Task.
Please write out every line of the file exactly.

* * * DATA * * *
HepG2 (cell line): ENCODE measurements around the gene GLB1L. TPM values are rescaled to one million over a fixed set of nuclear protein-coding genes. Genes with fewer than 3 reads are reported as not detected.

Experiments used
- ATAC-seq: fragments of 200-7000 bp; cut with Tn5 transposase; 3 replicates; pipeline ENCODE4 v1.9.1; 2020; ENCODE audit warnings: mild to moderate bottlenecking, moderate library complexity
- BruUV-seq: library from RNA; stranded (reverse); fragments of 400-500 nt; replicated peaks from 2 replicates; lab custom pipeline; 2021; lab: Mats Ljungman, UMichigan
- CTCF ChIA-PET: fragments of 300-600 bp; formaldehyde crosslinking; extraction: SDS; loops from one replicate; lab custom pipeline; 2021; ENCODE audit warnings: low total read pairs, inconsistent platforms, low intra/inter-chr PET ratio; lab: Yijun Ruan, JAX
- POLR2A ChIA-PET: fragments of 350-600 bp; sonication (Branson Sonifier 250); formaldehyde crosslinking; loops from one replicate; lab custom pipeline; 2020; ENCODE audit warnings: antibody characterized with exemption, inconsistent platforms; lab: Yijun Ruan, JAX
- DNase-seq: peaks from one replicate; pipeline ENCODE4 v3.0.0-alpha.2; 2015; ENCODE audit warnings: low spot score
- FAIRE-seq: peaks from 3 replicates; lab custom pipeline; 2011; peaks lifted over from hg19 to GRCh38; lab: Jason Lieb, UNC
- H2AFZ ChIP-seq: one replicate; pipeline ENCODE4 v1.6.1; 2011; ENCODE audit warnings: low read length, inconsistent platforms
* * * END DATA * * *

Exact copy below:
HepG2 (cell line): ENCODE measurements around the gene GLB1L. TPM values are rescaled to one million over a fixed set of nuclear protein-coding genes. Genes with fewer than 3 reads are reported as not detected.

Experiments used
- ATAC-seq: fragments of 200-7000 bp; cut with Tn5 transposase; 3 replicates; pipeline ENCODE4 v1.9.1; 2020; ENCODE audit warnings: mild to moderate bottlenecking, moderate library complexity
- BruUV-seq: library from RNA; stranded (reverse); fragments of 400-500 nt; replicated peaks from 2 replicates; lab custom pipeline; 2021; lab: Mats Ljungman, UMichigan
- CTCF ChIA-PET: fragments of 300-600 bp; formaldehyde crosslinking; extraction: SDS; loops from one replicate; lab custom pipeline; 2021; ENCODE audit warnings: low total read pairs, inconsistent platforms, low intra/inter-chr PET ratio; lab: Yijun Ruan, JAX
- POLR2A ChIA-PET: fragments of 350-600 bp; sonication (Branson Sonifier 250); formaldehyde crosslinking; loops from one replicate; lab custom pipeline; 2020; ENCODE audit warnings: antibody characterized with exemption, inconsistent platforms; lab: Yijun Ruan, JAX
- DNase-seq: peaks from one replicate; pipeline ENCODE4 v3.0.0-alpha.2; 2015; ENCODE audit warnings: low spot score
- FAIRE-seq: peaks from 3 replicates; lab custom pipeline; 2011; peaks lifted over from hg19 to GRCh38; lab: Jason Lieb, UNC
- H2AFZ ChIP-seq: one replicate; pipeline ENCODE4 v1.6.1; 2011; ENCODE audit warnings: low read length, inconsistent platforms